04/10/2015 09:47 EDT | Updated 04/10/2015 10:59 EDT

Tory MP Peter Goldring: Police Body Cameras Motion Coming

Peter Goldring, known for packing a spy pen in his suit pocket, wants to make body-worn cameras mandatory for all police


A Conservative MP known on Parliament Hill for packing a spy pen in his suit pocket will introduce a motion to make body-worn cameras mandatory for police across Canada.

“The recent cases in New Brunswick, Toronto, and South Carolina clearly demonstrate the need for body-worn and patrol-car cameras,” Peter Goldring said in a release on Friday.

Referencing the shooting deaths of Michel Vienneau, Sammy Yatim and Walter Scott, the Edmonton East MP said the use of the cameras would be a helpful “measure of public safety and investigative efficiency.”

“Police could spend more time policing and less time in the courtroom,” he said.

On Wednesday, North Charleston, S.C. mayor Keith Summey announced every officer in his city would now be required to wear body-mounted cameras. Police in Vancouver, Calgary, and Toronto have all tested use of the technology, but departments continue to mull policies ordering their use for all frontline officers.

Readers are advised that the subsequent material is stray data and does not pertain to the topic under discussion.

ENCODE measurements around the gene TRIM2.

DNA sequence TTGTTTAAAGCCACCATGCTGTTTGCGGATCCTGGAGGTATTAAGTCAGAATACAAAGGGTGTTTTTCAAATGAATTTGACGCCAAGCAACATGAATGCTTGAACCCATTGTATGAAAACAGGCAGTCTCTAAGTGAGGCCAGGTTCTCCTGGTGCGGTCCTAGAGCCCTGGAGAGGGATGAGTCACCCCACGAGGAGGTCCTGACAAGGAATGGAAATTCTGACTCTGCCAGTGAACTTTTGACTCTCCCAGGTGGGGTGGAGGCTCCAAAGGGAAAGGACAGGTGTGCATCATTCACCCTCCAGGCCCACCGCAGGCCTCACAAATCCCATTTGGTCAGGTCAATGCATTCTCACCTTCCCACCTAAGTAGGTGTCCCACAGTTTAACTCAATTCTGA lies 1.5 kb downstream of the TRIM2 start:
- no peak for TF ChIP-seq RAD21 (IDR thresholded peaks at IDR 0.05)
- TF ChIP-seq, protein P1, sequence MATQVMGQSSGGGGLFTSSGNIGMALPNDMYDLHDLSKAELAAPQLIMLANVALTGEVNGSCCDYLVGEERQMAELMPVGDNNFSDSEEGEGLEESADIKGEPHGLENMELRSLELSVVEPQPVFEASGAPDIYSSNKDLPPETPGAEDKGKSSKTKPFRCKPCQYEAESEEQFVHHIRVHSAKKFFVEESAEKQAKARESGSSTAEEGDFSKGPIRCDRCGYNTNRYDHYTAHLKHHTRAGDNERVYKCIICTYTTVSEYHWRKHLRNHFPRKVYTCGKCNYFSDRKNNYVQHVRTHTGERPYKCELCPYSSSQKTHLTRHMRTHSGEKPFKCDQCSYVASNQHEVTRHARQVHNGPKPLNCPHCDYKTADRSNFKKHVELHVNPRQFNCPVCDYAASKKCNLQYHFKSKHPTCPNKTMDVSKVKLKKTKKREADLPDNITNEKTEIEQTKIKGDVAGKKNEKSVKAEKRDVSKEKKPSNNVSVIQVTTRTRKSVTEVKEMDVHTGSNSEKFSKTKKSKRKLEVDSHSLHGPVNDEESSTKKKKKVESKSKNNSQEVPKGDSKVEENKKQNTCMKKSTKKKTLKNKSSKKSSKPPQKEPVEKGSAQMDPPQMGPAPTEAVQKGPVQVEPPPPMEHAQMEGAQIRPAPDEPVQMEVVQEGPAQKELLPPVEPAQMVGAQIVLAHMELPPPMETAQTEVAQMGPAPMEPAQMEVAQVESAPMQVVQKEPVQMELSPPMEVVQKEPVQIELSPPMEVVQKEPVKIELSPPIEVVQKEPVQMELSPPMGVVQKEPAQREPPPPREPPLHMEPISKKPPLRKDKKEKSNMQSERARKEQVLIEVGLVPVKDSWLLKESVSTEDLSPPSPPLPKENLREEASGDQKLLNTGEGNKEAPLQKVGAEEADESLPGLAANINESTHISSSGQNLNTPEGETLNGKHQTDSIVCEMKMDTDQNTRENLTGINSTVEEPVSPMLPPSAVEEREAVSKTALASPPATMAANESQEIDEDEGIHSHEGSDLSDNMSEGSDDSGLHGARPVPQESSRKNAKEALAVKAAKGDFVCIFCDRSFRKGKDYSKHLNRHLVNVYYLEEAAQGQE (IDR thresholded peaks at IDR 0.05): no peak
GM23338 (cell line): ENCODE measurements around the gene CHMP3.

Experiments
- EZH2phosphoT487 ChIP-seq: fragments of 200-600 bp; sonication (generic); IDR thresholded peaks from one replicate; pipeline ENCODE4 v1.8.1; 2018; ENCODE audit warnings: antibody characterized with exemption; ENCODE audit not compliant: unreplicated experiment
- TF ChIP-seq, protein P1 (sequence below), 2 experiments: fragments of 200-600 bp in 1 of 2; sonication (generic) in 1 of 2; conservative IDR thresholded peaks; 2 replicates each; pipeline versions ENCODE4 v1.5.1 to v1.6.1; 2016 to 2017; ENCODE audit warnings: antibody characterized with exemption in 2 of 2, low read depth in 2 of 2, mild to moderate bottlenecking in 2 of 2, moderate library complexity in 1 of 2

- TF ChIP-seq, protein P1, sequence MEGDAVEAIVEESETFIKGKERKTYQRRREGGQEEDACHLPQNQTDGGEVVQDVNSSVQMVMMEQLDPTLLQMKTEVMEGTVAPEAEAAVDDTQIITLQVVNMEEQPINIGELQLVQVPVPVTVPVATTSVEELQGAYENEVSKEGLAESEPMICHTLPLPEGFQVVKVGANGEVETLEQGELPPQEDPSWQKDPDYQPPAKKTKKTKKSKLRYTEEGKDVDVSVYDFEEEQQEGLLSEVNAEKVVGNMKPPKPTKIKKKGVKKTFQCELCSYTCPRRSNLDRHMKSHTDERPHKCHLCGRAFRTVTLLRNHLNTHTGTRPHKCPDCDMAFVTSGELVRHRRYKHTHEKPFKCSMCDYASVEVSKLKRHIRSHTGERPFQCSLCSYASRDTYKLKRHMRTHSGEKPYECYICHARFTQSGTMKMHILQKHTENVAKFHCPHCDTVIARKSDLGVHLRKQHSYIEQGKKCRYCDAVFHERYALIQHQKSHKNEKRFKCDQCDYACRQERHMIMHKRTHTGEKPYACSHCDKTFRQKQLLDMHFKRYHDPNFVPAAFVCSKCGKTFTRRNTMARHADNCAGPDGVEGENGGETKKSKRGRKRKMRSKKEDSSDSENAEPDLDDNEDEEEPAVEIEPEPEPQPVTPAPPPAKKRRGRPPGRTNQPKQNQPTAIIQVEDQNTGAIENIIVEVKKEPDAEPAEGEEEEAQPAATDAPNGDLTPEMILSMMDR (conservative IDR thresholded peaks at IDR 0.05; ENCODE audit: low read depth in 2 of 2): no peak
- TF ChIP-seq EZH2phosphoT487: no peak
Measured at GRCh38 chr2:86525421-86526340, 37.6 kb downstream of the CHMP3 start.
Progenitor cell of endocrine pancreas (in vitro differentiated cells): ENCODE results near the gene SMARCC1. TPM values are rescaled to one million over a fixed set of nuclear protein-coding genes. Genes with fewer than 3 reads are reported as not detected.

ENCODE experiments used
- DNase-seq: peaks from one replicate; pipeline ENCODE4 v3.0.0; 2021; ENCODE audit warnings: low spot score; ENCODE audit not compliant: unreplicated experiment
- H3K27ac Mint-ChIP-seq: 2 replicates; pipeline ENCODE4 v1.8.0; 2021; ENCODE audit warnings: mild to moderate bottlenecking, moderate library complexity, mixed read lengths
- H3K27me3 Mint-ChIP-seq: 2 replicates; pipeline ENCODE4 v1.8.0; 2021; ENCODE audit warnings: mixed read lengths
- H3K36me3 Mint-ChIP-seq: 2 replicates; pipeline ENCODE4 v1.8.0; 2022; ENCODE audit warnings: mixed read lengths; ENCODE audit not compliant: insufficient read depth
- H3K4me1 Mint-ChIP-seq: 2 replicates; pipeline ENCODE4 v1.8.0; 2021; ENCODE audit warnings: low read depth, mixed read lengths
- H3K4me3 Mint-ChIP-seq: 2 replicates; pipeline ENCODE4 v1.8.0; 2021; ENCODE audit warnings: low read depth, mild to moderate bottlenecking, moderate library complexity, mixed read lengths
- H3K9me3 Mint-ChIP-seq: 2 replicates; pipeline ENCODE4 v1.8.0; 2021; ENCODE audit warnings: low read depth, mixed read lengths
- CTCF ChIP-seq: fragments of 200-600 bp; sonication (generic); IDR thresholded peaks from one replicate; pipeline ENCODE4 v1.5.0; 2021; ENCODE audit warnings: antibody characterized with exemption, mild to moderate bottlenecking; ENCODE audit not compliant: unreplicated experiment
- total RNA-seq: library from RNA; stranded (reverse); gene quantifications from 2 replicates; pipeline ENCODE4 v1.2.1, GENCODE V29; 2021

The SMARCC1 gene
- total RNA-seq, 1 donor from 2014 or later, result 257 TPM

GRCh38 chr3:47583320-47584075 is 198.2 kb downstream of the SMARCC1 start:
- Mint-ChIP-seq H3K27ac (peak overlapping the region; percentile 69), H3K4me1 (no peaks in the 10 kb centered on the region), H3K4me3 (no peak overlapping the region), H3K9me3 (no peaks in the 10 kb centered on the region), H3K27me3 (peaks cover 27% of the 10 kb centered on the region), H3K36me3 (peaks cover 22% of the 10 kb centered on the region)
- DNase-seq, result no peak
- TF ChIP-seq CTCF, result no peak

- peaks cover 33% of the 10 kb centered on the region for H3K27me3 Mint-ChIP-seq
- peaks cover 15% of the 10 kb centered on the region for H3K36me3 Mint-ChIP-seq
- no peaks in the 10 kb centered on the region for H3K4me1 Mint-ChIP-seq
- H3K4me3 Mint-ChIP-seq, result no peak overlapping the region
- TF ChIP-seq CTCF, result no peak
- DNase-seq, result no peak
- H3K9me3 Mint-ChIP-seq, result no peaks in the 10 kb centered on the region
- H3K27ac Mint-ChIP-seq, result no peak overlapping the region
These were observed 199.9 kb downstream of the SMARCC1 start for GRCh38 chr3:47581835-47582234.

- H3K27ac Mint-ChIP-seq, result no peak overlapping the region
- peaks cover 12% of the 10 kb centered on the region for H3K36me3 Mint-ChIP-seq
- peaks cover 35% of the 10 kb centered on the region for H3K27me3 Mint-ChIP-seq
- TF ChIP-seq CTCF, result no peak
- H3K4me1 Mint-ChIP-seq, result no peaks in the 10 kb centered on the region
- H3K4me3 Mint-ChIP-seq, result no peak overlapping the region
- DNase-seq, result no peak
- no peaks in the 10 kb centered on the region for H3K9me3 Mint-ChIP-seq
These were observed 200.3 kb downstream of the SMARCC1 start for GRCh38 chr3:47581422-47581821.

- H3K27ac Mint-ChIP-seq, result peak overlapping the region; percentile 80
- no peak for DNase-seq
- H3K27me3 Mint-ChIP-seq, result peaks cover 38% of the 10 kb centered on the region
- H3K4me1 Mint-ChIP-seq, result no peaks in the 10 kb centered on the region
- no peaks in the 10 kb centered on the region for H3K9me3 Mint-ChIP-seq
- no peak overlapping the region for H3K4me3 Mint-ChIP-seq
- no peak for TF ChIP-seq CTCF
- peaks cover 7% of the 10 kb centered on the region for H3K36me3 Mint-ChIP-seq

A longtime proponent of body-worn cameras, Goldring tangled himself in some controversy last year after making bizarre suggestions about their possible use.

In November, he warned colleagues against “consorting without protection” — ambiguous phrasing that attracted some heat amid sexual harassment allegations levied against two Liberal MPs.

Goldring used his own habit of carrying a spy-pen as an example of how he always has “protection,” a practice he started after a 2011 incident when he refused to provide a breath sample to police during a checkstop.

Goldring recommended others do the same to “prevent besmirchment when encounters run awry.”

“I suggest that others do too, particularly because some accusers hide behind a shield of supposed credibility which many times is not, and sometimes even hide behind a cloak of anonymity, which conceals their shameful indiscretion and complicity,” he wrote in the memo.

He later retracted his comments and offered an apology, acknowledging his remarks as “completely inappropriate.”

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